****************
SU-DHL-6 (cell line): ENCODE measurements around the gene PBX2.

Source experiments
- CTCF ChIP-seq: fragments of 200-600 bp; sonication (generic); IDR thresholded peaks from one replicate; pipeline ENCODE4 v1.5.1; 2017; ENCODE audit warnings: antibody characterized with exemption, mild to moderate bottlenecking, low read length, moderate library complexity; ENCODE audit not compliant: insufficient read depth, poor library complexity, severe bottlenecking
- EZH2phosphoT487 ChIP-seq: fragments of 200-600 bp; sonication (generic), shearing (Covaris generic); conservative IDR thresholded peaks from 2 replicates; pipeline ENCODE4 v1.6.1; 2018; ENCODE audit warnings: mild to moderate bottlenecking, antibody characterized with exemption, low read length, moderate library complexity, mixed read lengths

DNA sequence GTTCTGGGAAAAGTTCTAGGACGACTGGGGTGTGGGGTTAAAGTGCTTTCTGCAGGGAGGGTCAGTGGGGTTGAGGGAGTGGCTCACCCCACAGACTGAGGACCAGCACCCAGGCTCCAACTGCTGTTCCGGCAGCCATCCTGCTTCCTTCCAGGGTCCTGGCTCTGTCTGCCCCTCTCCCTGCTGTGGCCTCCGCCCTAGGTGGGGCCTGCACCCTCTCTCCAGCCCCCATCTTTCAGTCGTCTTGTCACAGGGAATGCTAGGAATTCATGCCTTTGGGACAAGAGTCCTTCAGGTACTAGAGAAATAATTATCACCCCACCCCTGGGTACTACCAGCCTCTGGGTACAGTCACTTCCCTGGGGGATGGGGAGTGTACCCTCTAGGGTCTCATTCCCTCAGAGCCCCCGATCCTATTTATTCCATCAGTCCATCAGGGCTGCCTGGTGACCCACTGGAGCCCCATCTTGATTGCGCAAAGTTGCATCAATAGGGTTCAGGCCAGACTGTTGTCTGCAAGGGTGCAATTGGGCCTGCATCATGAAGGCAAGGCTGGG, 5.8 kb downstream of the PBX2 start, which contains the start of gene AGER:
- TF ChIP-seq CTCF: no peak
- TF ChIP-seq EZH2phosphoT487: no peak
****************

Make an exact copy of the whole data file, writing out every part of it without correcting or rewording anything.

SU-DHL-6 (cell line): ENCODE measurements around the gene PBX2.

Source experiments
- CTCF ChIP-seq: fragments of 200-600 bp; sonication (generic); IDR thresholded peaks from one replicate; pipeline ENCODE4 v1.5.1; 2017; ENCODE audit warnings: antibody characterized with exemption, mild to moderate bottlenecking, low read length, moderate library complexity; ENCODE audit not compliant: insufficient read depth, poor library complexity, severe bottlenecking
- EZH2phosphoT487 ChIP-seq: fragments of 200-600 bp; sonication (generic), shearing (Covaris generic); conservative IDR thresholded peaks from 2 replicates; pipeline ENCODE4 v1.6.1; 2018; ENCODE audit warnings: mild to moderate bottlenecking, antibody characterized with exemption, low read length, moderate library complexity, mixed read lengths

DNA sequence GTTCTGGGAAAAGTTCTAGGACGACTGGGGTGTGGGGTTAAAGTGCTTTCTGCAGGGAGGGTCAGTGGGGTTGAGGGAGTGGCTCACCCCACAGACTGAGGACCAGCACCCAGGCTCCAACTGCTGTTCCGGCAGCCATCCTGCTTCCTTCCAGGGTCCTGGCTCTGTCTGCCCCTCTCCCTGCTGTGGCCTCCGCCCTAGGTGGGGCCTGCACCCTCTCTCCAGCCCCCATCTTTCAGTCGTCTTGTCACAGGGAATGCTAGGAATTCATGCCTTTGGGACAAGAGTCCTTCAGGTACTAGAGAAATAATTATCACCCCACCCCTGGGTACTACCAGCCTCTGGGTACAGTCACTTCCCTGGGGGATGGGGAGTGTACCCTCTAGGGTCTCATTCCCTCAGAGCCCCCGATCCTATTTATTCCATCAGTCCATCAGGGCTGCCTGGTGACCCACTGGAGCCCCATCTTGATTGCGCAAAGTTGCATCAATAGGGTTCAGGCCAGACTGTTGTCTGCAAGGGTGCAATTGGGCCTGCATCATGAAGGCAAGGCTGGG, 5.8 kb downstream of the PBX2 start, which contains the start of gene AGER:
- TF ChIP-seq CTCF: no peak
- TF ChIP-seq EZH2phosphoT487: no peak